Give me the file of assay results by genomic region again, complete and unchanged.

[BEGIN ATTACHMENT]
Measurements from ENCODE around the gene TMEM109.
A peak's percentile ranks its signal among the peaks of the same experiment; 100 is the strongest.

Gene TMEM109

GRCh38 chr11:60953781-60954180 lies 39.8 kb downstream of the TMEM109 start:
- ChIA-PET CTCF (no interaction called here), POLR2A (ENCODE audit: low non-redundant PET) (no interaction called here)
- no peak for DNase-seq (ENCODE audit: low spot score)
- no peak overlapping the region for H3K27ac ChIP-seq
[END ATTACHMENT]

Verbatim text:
Measurements from ENCODE around the gene TMEM109.
A peak's percentile ranks its signal among the peaks of the same experiment; 100 is the strongest.

Gene TMEM109

GRCh38 chr11:60953781-60954180 lies 39.8 kb downstream of the TMEM109 start:
- ChIA-PET CTCF (no interaction called here), POLR2A (ENCODE audit: low non-redundant PET) (no interaction called here)
- no peak for DNase-seq (ENCODE audit: low spot score)
- no peak overlapping the region for H3K27ac ChIP-seq